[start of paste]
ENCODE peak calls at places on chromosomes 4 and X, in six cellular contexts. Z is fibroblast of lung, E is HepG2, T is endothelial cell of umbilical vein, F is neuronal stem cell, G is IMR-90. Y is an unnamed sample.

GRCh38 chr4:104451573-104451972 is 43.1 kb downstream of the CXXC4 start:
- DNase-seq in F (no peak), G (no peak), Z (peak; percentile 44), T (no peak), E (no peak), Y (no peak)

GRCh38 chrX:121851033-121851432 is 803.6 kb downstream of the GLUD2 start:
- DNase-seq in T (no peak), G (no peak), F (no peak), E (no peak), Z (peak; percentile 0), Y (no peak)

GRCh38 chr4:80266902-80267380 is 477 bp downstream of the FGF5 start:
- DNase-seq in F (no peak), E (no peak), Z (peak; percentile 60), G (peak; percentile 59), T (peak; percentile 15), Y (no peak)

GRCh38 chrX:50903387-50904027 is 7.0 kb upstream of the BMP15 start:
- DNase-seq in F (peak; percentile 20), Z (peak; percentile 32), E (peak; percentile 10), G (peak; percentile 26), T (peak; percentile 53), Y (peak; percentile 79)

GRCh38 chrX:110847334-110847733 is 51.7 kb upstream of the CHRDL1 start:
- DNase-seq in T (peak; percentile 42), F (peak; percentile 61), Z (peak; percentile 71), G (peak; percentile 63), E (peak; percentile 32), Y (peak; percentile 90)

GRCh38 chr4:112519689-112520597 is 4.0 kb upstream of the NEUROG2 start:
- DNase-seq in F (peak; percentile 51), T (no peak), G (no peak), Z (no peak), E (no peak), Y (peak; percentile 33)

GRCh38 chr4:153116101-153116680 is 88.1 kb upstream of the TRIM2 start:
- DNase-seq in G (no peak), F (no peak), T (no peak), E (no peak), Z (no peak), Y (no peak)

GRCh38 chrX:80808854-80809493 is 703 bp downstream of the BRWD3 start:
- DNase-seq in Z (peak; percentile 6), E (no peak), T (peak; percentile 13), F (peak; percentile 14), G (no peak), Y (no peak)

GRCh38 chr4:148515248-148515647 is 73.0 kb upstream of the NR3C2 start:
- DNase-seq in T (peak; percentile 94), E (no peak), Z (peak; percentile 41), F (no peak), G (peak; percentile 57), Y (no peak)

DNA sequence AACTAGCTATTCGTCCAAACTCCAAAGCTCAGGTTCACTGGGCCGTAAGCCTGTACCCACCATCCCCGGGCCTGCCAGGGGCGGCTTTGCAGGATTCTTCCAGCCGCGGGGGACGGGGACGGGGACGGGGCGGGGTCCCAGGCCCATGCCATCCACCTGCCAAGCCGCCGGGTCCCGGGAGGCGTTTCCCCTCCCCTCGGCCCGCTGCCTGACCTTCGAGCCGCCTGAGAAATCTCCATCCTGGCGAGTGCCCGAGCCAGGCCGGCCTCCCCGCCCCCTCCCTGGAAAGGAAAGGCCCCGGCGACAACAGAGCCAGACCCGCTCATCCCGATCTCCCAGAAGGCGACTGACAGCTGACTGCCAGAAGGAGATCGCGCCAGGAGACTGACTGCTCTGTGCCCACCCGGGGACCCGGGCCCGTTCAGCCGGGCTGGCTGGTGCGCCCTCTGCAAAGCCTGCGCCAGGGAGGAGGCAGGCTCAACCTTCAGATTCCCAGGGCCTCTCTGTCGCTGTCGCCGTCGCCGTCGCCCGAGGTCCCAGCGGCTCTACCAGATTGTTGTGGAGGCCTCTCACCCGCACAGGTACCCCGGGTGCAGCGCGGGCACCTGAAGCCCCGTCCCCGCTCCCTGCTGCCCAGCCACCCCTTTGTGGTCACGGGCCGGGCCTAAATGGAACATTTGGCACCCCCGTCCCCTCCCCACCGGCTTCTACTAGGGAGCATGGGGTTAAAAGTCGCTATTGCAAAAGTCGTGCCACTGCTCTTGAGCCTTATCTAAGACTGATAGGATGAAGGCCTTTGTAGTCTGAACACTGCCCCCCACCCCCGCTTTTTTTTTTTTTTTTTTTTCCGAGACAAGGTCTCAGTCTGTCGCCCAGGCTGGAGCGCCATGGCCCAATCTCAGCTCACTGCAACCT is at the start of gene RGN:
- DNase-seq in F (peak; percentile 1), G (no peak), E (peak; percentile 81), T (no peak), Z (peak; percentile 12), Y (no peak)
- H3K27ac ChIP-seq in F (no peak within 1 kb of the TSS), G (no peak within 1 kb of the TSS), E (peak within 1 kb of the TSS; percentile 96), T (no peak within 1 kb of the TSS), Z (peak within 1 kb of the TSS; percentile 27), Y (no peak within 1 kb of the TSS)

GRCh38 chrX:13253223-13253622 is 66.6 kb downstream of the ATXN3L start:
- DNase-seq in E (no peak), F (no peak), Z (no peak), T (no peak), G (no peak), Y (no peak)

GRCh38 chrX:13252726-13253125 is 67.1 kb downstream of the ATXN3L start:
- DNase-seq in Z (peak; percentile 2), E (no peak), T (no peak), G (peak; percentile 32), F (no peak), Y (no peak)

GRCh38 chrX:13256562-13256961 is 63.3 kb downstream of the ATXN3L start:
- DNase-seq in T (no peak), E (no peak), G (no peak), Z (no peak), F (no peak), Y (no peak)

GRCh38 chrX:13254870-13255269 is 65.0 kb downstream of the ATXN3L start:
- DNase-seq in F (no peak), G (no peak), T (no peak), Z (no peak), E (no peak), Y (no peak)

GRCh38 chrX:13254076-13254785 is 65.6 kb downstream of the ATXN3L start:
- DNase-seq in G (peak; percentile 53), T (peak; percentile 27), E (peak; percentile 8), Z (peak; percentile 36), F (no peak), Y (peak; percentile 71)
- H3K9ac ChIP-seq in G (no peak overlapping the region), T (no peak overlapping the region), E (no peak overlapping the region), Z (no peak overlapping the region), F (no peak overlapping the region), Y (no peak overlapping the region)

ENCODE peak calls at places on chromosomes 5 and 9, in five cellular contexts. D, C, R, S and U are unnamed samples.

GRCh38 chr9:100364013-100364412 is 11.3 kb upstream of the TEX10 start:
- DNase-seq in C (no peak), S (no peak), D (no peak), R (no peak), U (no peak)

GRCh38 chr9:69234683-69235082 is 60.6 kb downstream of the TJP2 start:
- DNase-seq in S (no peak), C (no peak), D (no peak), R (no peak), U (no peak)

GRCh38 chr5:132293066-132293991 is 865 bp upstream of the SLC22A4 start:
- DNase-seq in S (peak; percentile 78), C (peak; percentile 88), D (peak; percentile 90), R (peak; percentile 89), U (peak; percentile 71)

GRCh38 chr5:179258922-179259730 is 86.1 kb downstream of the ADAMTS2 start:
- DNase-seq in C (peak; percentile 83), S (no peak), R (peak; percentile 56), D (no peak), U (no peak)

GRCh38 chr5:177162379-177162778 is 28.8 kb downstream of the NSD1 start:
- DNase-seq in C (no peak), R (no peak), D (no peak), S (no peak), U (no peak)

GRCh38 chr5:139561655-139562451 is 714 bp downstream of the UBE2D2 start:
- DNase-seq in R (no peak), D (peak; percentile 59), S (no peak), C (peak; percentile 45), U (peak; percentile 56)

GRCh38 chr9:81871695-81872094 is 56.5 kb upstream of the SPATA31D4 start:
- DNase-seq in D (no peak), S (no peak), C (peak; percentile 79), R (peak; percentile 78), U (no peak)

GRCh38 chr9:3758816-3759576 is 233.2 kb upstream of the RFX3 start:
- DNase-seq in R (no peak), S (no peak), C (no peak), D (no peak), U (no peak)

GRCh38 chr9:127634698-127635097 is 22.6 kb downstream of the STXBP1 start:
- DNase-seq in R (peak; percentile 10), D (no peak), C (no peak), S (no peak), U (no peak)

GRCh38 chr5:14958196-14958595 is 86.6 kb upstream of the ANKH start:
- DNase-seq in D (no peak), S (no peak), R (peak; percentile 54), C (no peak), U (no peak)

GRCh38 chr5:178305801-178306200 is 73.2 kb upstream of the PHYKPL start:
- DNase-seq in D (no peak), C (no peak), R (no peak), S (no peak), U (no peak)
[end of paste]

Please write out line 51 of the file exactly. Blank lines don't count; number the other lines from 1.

GRCh38 chr9:127634698-127635097 is 22.6 kb downstream of the STXBP1 start: